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Black Teens Aspiring To Be Police: 'Why Don't We Become The Change?'

Suriyya Lawrence, 17, wants to be a police officer. She's had to convince doubting friends and family it's the right choice amid a debate over police brutality toward minority communities.
Ryan Delaney | St. Louis Public Radio
Suriyya Lawrence, 17, wants to be a police officer. She's had to convince doubting friends and family it's the right choice during a debate over police brutality toward minority communities.

Suriyya Lawrence really wants to be a police officer.

But the 17-year-old rising high school senior from Jennings has been getting more doubtful looks and questioning of her choices by friends and family members this summer, as the nation’s focus hones in on the role of police and their relationship with the Black community.

“They'll say, well, the police really don't help or they don't do their job,” she said about the doubters. “It has made me second-guess, but I still want to because it’s my life.”

She’s had an opportunity, like her classmates Karl Moore Jr. and Jeremiah Williams, to meet and get to know police officers through the Careers in Law Enforcement Program at Jennings High Schools. The three teens, all of whom are Black and live in Jennings, shared their thoughts with St. Louis Public Radio about the relationship between police and their community amid a nationwide reckoning over systemic racism and police brutality.

Karl got involved with the law enforcement careers program after getting to know one of his school’s resource officers. Officer Brandon McCrary would often come to football and basketball games to cheer Karl and his teammates on.

The 17-year-old student-athlete thought the physical aspects of police training would help with his conditioning. The police workouts are harder than anything he goes through at football practice. “They get to you,” he said.

Spending time at the academy also helped him get to know “what goes on behind the scenes, what officers are really taught before they come out and become a real officer,” he said. “It’s kind of cool to see all the different gadgets and things they use and different tests they gotta go through.”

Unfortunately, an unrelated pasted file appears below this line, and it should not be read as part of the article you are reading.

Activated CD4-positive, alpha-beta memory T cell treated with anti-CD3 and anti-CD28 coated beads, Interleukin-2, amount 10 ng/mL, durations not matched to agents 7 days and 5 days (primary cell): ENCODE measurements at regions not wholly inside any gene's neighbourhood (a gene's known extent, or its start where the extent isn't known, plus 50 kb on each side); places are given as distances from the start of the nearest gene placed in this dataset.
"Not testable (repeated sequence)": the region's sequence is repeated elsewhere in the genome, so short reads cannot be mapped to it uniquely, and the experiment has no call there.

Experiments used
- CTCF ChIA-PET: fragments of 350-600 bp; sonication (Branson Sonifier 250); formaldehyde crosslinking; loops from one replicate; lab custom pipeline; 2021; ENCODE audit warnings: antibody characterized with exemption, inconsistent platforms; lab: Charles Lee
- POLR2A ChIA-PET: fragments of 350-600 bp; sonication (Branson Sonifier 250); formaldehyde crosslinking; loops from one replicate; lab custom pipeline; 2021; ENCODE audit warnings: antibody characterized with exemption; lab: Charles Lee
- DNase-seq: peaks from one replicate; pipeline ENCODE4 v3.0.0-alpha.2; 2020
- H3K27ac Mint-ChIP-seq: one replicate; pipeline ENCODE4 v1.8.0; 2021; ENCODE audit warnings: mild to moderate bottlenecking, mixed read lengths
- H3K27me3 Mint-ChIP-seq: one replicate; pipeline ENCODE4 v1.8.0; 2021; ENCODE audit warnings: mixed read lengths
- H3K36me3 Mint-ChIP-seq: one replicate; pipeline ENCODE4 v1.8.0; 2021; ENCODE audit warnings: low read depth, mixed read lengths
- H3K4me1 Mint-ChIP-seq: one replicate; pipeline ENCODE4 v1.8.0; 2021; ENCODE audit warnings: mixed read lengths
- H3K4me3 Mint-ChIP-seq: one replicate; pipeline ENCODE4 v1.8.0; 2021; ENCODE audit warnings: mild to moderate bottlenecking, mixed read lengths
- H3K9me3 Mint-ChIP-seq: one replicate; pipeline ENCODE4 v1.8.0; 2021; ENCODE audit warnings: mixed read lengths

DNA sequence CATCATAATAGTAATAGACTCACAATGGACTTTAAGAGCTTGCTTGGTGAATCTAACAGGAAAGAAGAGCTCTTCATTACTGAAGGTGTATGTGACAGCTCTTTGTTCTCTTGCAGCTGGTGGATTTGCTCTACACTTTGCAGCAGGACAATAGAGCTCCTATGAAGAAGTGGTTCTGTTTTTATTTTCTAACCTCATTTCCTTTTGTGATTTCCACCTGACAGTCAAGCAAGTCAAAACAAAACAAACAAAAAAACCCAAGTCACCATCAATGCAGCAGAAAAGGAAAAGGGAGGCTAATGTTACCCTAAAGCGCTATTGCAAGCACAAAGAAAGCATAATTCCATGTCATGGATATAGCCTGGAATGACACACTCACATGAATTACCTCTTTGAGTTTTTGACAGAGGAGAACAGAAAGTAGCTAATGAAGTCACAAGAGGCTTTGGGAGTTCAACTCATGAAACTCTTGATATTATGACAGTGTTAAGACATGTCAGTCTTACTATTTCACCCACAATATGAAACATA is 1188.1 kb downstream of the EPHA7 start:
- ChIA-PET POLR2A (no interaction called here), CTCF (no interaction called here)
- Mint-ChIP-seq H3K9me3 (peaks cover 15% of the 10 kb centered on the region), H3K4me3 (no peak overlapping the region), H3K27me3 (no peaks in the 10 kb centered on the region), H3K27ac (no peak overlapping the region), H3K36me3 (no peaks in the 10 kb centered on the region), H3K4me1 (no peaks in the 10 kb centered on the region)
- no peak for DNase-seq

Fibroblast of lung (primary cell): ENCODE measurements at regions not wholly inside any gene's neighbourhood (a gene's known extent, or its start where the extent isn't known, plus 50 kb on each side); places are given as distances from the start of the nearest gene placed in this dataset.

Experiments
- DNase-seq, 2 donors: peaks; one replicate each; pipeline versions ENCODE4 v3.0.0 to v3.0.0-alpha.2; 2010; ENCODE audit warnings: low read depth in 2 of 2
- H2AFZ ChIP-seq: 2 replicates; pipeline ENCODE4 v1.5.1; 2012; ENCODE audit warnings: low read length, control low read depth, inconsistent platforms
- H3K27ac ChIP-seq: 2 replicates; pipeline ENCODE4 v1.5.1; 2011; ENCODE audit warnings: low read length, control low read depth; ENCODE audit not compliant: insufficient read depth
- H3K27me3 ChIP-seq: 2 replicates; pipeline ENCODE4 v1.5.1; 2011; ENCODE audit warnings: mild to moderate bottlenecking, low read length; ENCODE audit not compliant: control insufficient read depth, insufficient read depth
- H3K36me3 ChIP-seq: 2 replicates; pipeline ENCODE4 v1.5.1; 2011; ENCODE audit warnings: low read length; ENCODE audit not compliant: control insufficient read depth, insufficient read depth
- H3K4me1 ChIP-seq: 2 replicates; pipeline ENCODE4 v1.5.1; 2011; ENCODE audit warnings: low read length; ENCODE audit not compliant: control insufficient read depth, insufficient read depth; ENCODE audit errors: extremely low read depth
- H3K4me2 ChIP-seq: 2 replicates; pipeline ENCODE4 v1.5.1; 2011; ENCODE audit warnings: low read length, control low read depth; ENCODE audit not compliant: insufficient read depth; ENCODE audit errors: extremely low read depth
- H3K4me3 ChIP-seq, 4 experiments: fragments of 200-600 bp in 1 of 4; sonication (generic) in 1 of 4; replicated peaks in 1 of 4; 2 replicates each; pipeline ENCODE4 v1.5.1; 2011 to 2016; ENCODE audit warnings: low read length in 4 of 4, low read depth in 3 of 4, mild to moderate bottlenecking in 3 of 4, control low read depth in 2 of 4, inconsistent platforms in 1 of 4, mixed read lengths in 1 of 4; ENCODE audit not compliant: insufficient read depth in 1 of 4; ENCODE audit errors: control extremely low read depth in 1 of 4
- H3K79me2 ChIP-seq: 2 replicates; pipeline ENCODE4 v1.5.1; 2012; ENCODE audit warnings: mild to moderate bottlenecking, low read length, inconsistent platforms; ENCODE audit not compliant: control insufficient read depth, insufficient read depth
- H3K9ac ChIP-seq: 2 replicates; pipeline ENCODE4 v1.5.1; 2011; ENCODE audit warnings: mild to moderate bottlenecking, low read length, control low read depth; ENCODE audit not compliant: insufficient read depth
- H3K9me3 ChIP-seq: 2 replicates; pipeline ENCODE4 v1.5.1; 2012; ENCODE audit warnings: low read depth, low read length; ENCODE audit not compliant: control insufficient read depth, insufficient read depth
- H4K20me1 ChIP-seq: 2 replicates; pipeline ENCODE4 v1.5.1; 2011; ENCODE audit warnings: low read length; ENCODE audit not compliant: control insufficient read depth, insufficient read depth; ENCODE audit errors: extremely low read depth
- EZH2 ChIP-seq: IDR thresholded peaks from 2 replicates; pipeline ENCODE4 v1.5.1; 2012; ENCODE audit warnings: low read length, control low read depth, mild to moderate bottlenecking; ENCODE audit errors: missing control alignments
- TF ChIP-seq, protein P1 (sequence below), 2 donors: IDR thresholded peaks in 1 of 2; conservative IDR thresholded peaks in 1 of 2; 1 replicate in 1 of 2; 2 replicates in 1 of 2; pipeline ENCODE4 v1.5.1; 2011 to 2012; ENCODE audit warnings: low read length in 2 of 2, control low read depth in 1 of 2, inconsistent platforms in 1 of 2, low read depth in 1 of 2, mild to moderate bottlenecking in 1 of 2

Karl Moore Jr., a 17-year-old from Jennings, is involved in a law enforcement training program and supports protests against police brutality.
Ryan Delaney | St. Louis Public Radio

He’s disappointed he didn’t get to run through the big training obstacle course before the pandemic curtailed the program.

All three teens speak highly of the officers they interact with through school. But they know that outside of school, there is mistrust and resentment toward law enforcement in communities of color.

Through the program, the students learned police officers should know better than to use dangerous restraints on suspects and shouldn’t be so quick to pull their weapons on suspects who aren’t threatening. Maybe some of them should be retrained, the teens say.

A fear deep down

For Jeremiah, 17, the leadership training drew him to the program. He says there should be more honest conversations between law enforcement and neighbors.

“Just talk about the things the police do that upset us, and the police can talk about things we do that upset them,” he said. And while there will be disagreements, I think that’s what it has to take for us to trust the police and for the police to trust us.”

Because until that happens, he said there will be officers who see him only as a stereotypical young Black man. 

“We do have deep down inside of us that fear of, you know, if this police is, like, bad or not, if they're willing to take our lives,” Jeremiah said.

He’s seen all the videos of police violently arresting suspects. “A lot of us African Americans, we’re arrested violently. There will be one person, there's six cops holding the gun at us,” he said. “It doesn't take all that.”

"A lot of us African Americans, we're arrested violently. There will be one person, there's six cops holding the gun at us," said Jeremiah Williams. "It doesn't take all that."
Ryan Delaney | St. Louis Public Radio

The three were sixth-graders when a white Ferguson police officer killed Michael Brown, “right around the corner,” as Karl remembers it, which in part sparked the Black Lives Matter movement. They remember the start of school being postponed. Karl went to a protest, the same one Nelly attended.

“I just hope that any police officers take this into thought when arresting anybody, it doesn't matter if it’s Black or white because cameras, I guess, always rolling,” Karl said.

He hasn’t been to any of the recent protests, but some relatives and friends have.

The fear and misunderstanding is why Suriyya said there need to be more compassionate officers on the streets. That’s the kind of officer she wants to be.

“I want to be the police officer that everybody could call on. Like, if somebody is having a problem and they call dispatch, they can say I want Miss Lawrence there and no other cop, you know?” she said.

Of the three teens, only Suriyya for sure wants to be a police officer. And if people keep questioning her choice, she has this response:

“If we want change in the world, why don’t we become the change? Why don’t we go into the police force and teach them how they’re supposed to treat us?”

Correction: This story has been updated to correctly spell Suriyya Lawrence's first name.

Follow Ryan on Twitter: @rpatrickdelaney

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